In business, every decision you make has an immediate effect
With regards to fulfillment, I always maintained a strong desire to excel, both in my corporate and entrepreneurial life- I like to win. But in the corporate world, those wins were for me- my achievements, my recognition, my advancements, my reputation, my career. Building a successful career is very different from building a successful business. In business, every decision you make has an immediate effect, and significantly impacts the future of the business and the livelihood for you and everyone you employ. And that’s a huge weight to carry around while potty training! But it is an extremely humbling and rewarding responsibility.
Who or what influences you?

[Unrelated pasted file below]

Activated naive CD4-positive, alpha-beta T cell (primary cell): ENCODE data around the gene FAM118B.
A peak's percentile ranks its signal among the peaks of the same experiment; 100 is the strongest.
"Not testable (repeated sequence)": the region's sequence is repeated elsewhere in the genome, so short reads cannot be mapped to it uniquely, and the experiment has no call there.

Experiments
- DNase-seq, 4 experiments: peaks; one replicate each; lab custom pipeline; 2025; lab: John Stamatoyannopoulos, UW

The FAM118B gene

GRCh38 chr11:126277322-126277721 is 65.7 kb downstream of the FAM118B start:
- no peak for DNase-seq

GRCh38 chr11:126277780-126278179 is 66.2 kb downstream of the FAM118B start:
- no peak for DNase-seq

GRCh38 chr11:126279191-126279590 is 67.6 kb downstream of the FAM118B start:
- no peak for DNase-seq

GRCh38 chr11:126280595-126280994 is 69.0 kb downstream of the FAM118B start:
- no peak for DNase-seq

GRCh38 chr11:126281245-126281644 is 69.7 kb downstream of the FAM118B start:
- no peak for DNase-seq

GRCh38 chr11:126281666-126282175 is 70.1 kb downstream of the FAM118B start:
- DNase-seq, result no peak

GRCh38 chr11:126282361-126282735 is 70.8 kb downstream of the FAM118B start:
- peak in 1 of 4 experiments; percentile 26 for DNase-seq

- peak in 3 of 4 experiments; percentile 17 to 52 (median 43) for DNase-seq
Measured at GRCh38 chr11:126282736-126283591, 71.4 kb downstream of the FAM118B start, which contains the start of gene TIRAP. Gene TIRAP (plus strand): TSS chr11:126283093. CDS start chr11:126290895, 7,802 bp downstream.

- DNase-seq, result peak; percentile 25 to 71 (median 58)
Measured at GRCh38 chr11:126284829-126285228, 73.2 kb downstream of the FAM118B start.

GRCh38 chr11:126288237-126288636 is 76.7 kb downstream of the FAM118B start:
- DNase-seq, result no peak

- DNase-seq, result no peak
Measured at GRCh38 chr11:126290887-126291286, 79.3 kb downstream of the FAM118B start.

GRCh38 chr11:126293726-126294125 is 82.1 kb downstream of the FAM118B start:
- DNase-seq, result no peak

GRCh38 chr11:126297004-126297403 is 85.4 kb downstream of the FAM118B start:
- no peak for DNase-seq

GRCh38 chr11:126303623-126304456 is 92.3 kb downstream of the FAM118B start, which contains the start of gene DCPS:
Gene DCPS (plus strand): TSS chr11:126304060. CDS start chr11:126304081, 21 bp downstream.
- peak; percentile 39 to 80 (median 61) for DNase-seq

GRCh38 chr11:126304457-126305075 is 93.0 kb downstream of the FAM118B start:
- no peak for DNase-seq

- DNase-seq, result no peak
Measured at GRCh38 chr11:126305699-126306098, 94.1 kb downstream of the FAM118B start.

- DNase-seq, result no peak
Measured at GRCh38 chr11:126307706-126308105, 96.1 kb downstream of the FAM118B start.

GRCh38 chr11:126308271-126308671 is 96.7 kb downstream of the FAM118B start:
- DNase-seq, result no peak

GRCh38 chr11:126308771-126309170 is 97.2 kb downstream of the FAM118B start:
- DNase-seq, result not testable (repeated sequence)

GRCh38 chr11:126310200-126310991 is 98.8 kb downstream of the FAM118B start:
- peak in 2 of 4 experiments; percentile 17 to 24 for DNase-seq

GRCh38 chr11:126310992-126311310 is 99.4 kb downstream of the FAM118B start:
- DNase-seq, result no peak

I’m so fortunate to have an incredible family, amazing friends, and supportive mentors who love me and encourage me every day. But there is one person in particular, who has a unique ability to influence my mindset, and that’s my brother, Anthony. His optimism takes on new meaning. He has an unequivocal belief that anything is possible- it’s a matter of choice. Are you willing to do what it takes? Are you willing to learn, research, ask for help, step out of your comfort zone, do something you’ve never done, sacrifice, get back up after you fall? If not, then you are choosing not to have it. He continually inspires me to re-evaluate the bar, and then set it a little higher.
Do you believe in destiny or do you think you can control your fate?